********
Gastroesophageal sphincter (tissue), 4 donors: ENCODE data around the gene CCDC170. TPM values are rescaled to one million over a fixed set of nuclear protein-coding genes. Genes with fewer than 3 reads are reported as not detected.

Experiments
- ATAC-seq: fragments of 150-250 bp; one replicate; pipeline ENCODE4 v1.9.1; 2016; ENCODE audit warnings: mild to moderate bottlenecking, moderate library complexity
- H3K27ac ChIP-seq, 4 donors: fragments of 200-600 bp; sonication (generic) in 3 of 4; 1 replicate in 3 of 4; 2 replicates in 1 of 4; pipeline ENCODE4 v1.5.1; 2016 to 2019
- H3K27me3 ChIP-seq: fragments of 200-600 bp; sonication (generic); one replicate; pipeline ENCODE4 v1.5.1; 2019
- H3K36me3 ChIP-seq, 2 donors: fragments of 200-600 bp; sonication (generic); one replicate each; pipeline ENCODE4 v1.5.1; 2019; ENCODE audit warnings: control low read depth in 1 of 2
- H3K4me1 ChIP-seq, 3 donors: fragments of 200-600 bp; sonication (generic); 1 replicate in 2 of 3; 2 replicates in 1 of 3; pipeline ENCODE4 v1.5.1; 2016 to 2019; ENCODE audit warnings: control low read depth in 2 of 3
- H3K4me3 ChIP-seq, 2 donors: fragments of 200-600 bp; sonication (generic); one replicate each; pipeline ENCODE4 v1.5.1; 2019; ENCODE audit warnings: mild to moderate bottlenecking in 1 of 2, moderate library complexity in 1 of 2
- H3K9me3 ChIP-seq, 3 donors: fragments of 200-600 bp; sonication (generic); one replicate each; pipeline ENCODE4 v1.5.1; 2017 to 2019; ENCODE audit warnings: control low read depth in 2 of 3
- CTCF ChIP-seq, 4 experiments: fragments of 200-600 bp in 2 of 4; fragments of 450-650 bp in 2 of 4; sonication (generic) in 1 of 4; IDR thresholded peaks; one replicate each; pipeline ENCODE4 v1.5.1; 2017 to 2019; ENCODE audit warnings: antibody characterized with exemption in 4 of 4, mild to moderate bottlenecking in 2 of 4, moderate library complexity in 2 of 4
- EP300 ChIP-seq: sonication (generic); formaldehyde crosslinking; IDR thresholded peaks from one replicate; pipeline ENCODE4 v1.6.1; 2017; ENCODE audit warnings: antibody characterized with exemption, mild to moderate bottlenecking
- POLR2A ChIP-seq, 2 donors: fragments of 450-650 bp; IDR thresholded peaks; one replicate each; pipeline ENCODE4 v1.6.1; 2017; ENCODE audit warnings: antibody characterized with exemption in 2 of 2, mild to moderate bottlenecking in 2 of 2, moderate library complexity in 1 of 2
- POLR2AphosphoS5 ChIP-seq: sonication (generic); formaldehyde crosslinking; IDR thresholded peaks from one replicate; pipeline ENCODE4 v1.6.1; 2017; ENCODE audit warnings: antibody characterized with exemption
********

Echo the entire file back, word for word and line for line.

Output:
Gastroesophageal sphincter (tissue), 4 donors: ENCODE data around the gene CCDC170. TPM values are rescaled to one million over a fixed set of nuclear protein-coding genes. Genes with fewer than 3 reads are reported as not detected.

Experiments
- ATAC-seq: fragments of 150-250 bp; one replicate; pipeline ENCODE4 v1.9.1; 2016; ENCODE audit warnings: mild to moderate bottlenecking, moderate library complexity
- H3K27ac ChIP-seq, 4 donors: fragments of 200-600 bp; sonication (generic) in 3 of 4; 1 replicate in 3 of 4; 2 replicates in 1 of 4; pipeline ENCODE4 v1.5.1; 2016 to 2019
- H3K27me3 ChIP-seq: fragments of 200-600 bp; sonication (generic); one replicate; pipeline ENCODE4 v1.5.1; 2019
- H3K36me3 ChIP-seq, 2 donors: fragments of 200-600 bp; sonication (generic); one replicate each; pipeline ENCODE4 v1.5.1; 2019; ENCODE audit warnings: control low read depth in 1 of 2
- H3K4me1 ChIP-seq, 3 donors: fragments of 200-600 bp; sonication (generic); 1 replicate in 2 of 3; 2 replicates in 1 of 3; pipeline ENCODE4 v1.5.1; 2016 to 2019; ENCODE audit warnings: control low read depth in 2 of 3
- H3K4me3 ChIP-seq, 2 donors: fragments of 200-600 bp; sonication (generic); one replicate each; pipeline ENCODE4 v1.5.1; 2019; ENCODE audit warnings: mild to moderate bottlenecking in 1 of 2, moderate library complexity in 1 of 2
- H3K9me3 ChIP-seq, 3 donors: fragments of 200-600 bp; sonication (generic); one replicate each; pipeline ENCODE4 v1.5.1; 2017 to 2019; ENCODE audit warnings: control low read depth in 2 of 3
- CTCF ChIP-seq, 4 experiments: fragments of 200-600 bp in 2 of 4; fragments of 450-650 bp in 2 of 4; sonication (generic) in 1 of 4; IDR thresholded peaks; one replicate each; pipeline ENCODE4 v1.5.1; 2017 to 2019; ENCODE audit warnings: antibody characterized with exemption in 4 of 4, mild to moderate bottlenecking in 2 of 4, moderate library complexity in 2 of 4
- EP300 ChIP-seq: sonication (generic); formaldehyde crosslinking; IDR thresholded peaks from one replicate; pipeline ENCODE4 v1.6.1; 2017; ENCODE audit warnings: antibody characterized with exemption, mild to moderate bottlenecking
- POLR2A ChIP-seq, 2 donors: fragments of 450-650 bp; IDR thresholded peaks; one replicate each; pipeline ENCODE4 v1.6.1; 2017; ENCODE audit warnings: antibody characterized with exemption in 2 of 2, mild to moderate bottlenecking in 2 of 2, moderate library complexity in 1 of 2
- POLR2AphosphoS5 ChIP-seq: sonication (generic); formaldehyde crosslinking; IDR thresholded peaks from one replicate; pipeline ENCODE4 v1.6.1; 2017; ENCODE audit warnings: antibody characterized with exemption